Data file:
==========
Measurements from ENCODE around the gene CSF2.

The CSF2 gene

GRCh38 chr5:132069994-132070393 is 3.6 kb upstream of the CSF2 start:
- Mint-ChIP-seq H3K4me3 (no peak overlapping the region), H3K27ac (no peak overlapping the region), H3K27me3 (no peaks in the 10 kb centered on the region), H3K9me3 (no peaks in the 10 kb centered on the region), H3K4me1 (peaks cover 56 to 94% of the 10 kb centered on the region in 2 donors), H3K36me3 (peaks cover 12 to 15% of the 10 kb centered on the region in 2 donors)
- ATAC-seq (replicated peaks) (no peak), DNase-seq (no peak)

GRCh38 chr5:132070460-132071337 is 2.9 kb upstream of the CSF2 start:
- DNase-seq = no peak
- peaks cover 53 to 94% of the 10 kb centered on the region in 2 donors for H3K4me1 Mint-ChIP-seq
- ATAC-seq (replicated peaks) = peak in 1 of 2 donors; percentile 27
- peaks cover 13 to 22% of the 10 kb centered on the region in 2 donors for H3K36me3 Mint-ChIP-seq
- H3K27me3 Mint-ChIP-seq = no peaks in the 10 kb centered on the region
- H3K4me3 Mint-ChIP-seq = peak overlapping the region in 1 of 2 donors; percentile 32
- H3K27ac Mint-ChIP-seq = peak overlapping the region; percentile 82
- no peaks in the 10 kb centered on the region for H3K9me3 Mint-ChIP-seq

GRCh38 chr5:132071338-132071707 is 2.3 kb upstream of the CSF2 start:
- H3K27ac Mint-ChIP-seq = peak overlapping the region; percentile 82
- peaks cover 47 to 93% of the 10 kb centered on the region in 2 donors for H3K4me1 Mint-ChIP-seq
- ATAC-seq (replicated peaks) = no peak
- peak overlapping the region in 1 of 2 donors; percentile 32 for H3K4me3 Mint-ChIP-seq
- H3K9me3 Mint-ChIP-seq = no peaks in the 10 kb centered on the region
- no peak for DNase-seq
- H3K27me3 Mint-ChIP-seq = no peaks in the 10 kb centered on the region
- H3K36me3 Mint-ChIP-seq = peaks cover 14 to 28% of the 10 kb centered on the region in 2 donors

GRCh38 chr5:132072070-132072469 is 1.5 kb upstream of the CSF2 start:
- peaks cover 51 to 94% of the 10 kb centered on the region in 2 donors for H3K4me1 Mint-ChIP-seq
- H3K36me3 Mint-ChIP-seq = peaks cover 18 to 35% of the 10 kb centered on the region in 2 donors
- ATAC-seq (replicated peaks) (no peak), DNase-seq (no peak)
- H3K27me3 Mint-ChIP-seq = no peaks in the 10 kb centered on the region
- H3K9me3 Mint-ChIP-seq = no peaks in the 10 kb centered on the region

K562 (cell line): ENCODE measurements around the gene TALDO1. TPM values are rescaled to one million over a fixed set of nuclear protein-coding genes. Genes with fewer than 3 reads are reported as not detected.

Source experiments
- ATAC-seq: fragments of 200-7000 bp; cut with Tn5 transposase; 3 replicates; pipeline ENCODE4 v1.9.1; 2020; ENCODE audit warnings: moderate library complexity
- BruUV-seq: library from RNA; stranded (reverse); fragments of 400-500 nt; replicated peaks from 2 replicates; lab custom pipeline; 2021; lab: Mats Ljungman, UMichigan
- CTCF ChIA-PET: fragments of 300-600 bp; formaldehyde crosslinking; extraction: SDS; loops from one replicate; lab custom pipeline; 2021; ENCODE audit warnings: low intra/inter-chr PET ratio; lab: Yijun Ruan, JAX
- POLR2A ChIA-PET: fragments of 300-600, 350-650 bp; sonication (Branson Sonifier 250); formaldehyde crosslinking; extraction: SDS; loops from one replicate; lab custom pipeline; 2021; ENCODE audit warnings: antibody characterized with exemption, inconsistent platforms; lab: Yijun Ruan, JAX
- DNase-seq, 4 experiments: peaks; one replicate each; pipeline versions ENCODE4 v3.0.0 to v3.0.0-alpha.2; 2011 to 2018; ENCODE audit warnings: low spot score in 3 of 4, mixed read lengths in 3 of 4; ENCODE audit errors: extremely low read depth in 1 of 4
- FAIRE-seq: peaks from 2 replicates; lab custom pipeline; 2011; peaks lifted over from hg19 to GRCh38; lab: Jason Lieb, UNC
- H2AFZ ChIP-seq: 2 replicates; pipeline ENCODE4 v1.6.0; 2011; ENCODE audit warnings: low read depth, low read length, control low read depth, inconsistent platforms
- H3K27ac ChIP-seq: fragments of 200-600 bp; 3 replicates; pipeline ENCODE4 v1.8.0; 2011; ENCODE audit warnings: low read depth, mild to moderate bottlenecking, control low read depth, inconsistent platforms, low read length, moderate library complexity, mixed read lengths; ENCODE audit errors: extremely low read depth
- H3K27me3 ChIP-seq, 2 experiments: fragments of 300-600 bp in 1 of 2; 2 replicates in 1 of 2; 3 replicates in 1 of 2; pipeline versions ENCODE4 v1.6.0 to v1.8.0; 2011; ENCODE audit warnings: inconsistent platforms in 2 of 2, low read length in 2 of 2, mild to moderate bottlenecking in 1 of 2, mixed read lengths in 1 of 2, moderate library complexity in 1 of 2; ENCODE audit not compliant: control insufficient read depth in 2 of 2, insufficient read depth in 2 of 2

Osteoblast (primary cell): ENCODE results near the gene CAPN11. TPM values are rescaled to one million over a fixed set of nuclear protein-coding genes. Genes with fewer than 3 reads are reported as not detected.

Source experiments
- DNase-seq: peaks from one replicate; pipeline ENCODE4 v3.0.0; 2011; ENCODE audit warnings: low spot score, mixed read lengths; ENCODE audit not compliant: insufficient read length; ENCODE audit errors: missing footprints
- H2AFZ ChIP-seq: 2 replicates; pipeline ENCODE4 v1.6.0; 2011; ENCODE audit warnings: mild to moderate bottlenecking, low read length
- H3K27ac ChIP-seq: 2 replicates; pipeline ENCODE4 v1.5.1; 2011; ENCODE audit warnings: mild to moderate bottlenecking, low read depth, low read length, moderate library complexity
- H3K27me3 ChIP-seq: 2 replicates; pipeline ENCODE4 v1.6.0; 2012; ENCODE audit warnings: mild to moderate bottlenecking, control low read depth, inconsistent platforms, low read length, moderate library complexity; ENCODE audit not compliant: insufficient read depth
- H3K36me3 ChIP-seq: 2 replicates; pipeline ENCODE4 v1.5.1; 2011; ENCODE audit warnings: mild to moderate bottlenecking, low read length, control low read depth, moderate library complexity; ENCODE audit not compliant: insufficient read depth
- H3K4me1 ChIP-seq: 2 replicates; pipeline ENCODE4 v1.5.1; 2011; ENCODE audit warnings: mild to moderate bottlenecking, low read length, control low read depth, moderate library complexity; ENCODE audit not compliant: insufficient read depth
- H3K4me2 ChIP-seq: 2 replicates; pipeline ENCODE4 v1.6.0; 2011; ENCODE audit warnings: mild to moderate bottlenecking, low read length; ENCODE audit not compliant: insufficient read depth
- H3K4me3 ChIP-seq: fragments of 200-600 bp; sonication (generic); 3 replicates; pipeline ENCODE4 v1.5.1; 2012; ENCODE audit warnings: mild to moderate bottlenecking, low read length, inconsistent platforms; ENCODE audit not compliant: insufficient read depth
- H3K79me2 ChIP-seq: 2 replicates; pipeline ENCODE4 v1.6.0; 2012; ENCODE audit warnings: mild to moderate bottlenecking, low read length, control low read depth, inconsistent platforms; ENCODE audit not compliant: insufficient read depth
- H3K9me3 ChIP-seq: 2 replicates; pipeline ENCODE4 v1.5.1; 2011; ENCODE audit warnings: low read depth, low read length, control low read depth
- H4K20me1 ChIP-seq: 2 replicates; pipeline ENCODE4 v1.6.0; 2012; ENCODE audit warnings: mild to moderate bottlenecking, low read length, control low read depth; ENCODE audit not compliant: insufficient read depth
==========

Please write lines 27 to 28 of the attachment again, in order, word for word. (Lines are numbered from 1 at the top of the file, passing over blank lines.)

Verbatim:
- ATAC-seq (replicated peaks) (no peak), DNase-seq (no peak)
- H3K27me3 Mint-ChIP-seq = no peaks in the 10 kb centered on the region